SFX: Was there a breakthrough moment when you thought, yeah, I can do this?

Neal: For me there was no sudden break-through moment. I paused at every step up the hill. Years of nothing published at all then a short story in a magazine for which payment was a free copy of said magazine. More stories published, the odd novella, a couple of short story collections, even some money but not enough to make me think about giving up the day job. I had an agent once hawking that fantasy – no luck. I had novels taken by small publishers who crashed and burned before publication. Yes, when I got a phone call from my first editor at Macmillan that could be called a break-through, but I still didn’t give up the day job for a couple of years. I swiftly learned that getting a book with a big publisher doesn’t mean Champagne and big cars thereafter. What it means is your publisher/editor asking what you are going to produce next year, which is a step many fall flat on their faces over.

SFX: Of all the jobs you had pre-full-time writing, which would you least like to return to and why? And conversely, which would you happily do again?

Neal: I guess that delivering coal for two weeks in the freezing rain just before Christmas was the worst. Nothing like having to use a scrubbing brush to clean parts of the body that should never see such a brush at all. I think it’s also fair to say that I would hate to return to any of the highly physical jobs I did. Even though I keep active now I’m still aware that I am of the age when constant physical work starts causing problems: trapped nerves in the back, tendonitis, cranky knees. A job I would do again (but I think to say ‘happily’ is pushing it a bit) is one in engineering when I was operating milling machines and lathes and the like. But this would be the one when I was machining a wide variety of components and also programming and operating CNC machines. It wouldn’t be a similar job I had where the instruction might have been, ‘Neal, here are 2,000 aluminium blocks. I want you to bore a hole in each and slice the corner off.’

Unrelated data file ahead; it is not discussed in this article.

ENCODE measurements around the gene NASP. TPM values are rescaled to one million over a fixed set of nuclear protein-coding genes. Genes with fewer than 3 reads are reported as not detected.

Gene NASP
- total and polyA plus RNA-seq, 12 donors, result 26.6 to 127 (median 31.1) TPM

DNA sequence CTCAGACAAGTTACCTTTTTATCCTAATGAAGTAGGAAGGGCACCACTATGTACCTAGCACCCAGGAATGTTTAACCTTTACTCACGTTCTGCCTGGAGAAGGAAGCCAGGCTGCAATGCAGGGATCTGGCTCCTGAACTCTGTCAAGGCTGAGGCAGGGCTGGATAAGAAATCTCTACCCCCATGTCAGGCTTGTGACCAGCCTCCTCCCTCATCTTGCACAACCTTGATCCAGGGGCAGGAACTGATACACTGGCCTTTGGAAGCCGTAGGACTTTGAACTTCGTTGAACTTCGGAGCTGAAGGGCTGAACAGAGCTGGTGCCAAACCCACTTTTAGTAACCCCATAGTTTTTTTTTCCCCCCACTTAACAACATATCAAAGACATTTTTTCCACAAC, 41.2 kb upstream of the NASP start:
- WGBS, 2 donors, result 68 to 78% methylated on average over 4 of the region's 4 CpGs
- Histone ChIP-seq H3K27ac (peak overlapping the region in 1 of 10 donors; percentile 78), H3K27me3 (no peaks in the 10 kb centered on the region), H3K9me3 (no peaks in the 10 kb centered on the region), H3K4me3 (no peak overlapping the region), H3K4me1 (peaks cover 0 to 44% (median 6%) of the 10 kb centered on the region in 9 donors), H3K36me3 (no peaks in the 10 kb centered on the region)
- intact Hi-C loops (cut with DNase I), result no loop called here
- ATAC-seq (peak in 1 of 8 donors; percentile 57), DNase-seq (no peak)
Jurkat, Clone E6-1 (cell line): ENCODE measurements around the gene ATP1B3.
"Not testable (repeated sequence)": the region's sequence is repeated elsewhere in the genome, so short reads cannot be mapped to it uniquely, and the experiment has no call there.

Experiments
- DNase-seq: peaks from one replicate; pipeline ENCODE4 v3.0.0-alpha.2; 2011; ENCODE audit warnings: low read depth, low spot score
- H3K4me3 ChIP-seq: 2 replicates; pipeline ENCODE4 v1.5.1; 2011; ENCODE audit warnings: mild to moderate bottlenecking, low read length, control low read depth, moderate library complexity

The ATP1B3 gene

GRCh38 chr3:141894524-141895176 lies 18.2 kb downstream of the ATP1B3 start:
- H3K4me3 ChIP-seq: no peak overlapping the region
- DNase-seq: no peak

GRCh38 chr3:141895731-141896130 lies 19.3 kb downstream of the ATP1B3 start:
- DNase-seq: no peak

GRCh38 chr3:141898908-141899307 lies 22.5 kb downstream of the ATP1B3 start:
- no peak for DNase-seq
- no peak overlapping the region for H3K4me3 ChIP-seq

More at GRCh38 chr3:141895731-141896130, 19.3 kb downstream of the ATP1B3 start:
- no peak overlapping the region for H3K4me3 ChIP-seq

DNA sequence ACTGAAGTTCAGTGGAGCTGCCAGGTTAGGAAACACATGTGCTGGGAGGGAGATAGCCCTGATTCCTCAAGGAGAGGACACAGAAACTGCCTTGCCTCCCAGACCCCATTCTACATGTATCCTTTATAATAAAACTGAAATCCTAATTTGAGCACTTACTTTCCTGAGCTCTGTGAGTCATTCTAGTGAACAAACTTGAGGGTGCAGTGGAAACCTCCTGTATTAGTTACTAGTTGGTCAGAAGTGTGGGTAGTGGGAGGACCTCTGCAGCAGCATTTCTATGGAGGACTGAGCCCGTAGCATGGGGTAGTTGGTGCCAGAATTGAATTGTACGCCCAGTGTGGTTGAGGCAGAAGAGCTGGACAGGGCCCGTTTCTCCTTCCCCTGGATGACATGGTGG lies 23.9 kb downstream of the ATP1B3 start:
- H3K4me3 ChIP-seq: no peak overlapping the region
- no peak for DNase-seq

SFX: Crete: are you still spending large amounts of time on the island? What’s your life like there?

Neal: As a writer, who of course can do his job anywhere he can take a laptop, it has been good. I don’t have internet in my mountain house so I tended to get a lot more work done! I could do my 2,000 words a day, which is my target when doing the first draft of a book, then go swimming in the early afternoon. Food and drink are relatively cheap, the temperature can climb into the 40s and the light is intense. Mostly you live outdoors. I enjoy growing stuff in my garden there that I can’t grow very well here. Chillies being a particular favourite, but also all sorts of weird and wonderful flowers and fruits. Things are relaxed and life there can be idyllic. However, it only reaches the above stages after a lot of effort. Too many people move there on the basis of what they saw on holiday and that isn’t the life at all. It can been quite a frustrating and maddening culture shock. If you are not the kind of person who has interests it can be boring – going to the beach has its limitations for many, and many find their entertainment in a bottle. A lot make the move there then after a few years give up and go back to Britain.